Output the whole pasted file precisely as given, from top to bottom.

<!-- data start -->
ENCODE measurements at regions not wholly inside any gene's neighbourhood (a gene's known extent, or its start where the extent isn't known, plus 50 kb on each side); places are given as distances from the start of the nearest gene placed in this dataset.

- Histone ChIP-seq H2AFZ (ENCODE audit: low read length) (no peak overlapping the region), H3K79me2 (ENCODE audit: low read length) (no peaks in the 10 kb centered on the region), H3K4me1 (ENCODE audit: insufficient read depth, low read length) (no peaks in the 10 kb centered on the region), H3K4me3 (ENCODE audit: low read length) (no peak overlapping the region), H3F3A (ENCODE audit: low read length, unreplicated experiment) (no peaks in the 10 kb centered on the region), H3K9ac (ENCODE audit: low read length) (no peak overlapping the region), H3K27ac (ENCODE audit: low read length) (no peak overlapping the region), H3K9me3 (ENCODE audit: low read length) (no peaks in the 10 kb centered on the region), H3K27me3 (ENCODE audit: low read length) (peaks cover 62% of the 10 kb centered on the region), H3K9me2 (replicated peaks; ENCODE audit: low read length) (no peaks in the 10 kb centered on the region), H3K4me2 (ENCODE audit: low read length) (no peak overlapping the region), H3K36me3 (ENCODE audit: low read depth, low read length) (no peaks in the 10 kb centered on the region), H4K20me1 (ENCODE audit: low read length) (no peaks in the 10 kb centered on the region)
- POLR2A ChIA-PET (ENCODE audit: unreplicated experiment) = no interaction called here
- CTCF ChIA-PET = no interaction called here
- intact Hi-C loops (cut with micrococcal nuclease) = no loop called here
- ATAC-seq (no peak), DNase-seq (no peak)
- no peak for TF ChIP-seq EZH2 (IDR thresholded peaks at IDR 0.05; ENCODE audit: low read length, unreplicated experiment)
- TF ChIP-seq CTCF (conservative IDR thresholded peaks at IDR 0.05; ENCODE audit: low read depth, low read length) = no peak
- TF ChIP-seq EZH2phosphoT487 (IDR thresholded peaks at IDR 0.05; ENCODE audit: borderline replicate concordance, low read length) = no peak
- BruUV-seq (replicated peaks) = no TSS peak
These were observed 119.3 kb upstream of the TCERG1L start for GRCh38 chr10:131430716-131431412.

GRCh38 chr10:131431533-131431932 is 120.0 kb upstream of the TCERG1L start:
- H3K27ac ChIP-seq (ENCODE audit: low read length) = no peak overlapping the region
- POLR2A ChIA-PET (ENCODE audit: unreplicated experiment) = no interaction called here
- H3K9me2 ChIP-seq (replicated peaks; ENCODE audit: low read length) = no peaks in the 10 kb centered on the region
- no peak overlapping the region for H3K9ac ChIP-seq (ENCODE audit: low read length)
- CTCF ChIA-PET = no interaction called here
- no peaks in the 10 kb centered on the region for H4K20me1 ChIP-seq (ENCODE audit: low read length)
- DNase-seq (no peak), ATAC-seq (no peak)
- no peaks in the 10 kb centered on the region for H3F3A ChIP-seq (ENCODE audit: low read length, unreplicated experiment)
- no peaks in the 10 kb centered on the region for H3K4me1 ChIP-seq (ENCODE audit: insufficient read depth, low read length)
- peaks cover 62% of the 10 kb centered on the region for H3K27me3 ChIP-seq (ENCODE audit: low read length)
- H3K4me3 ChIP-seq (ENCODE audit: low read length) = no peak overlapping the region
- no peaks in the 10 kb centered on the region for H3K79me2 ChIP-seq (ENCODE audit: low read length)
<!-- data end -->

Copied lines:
ENCODE measurements at regions not wholly inside any gene's neighbourhood (a gene's known extent, or its start where the extent isn't known, plus 50 kb on each side); places are given as distances from the start of the nearest gene placed in this dataset.

- Histone ChIP-seq H2AFZ (ENCODE audit: low read length) (no peak overlapping the region), H3K79me2 (ENCODE audit: low read length) (no peaks in the 10 kb centered on the region), H3K4me1 (ENCODE audit: insufficient read depth, low read length) (no peaks in the 10 kb centered on the region), H3K4me3 (ENCODE audit: low read length) (no peak overlapping the region), H3F3A (ENCODE audit: low read length, unreplicated experiment) (no peaks in the 10 kb centered on the region), H3K9ac (ENCODE audit: low read length) (no peak overlapping the region), H3K27ac (ENCODE audit: low read length) (no peak overlapping the region), H3K9me3 (ENCODE audit: low read length) (no peaks in the 10 kb centered on the region), H3K27me3 (ENCODE audit: low read length) (peaks cover 62% of the 10 kb centered on the region), H3K9me2 (replicated peaks; ENCODE audit: low read length) (no peaks in the 10 kb centered on the region), H3K4me2 (ENCODE audit: low read length) (no peak overlapping the region), H3K36me3 (ENCODE audit: low read depth, low read length) (no peaks in the 10 kb centered on the region), H4K20me1 (ENCODE audit: low read length) (no peaks in the 10 kb centered on the region)
- POLR2A ChIA-PET (ENCODE audit: unreplicated experiment) = no interaction called here
- CTCF ChIA-PET = no interaction called here
- intact Hi-C loops (cut with micrococcal nuclease) = no loop called here
- ATAC-seq (no peak), DNase-seq (no peak)
- no peak for TF ChIP-seq EZH2 (IDR thresholded peaks at IDR 0.05; ENCODE audit: low read length, unreplicated experiment)
- TF ChIP-seq CTCF (conservative IDR thresholded peaks at IDR 0.05; ENCODE audit: low read depth, low read length) = no peak
- TF ChIP-seq EZH2phosphoT487 (IDR thresholded peaks at IDR 0.05; ENCODE audit: borderline replicate concordance, low read length) = no peak
- BruUV-seq (replicated peaks) = no TSS peak
These were observed 119.3 kb upstream of the TCERG1L start for GRCh38 chr10:131430716-131431412.

GRCh38 chr10:131431533-131431932 is 120.0 kb upstream of the TCERG1L start:
- H3K27ac ChIP-seq (ENCODE audit: low read length) = no peak overlapping the region
- POLR2A ChIA-PET (ENCODE audit: unreplicated experiment) = no interaction called here
- H3K9me2 ChIP-seq (replicated peaks; ENCODE audit: low read length) = no peaks in the 10 kb centered on the region
- no peak overlapping the region for H3K9ac ChIP-seq (ENCODE audit: low read length)
- CTCF ChIA-PET = no interaction called here
- no peaks in the 10 kb centered on the region for H4K20me1 ChIP-seq (ENCODE audit: low read length)
- DNase-seq (no peak), ATAC-seq (no peak)
- no peaks in the 10 kb centered on the region for H3F3A ChIP-seq (ENCODE audit: low read length, unreplicated experiment)
- no peaks in the 10 kb centered on the region for H3K4me1 ChIP-seq (ENCODE audit: insufficient read depth, low read length)
- peaks cover 62% of the 10 kb centered on the region for H3K27me3 ChIP-seq (ENCODE audit: low read length)
- H3K4me3 ChIP-seq (ENCODE audit: low read length) = no peak overlapping the region
- no peaks in the 10 kb centered on the region for H3K79me2 ChIP-seq (ENCODE audit: low read length)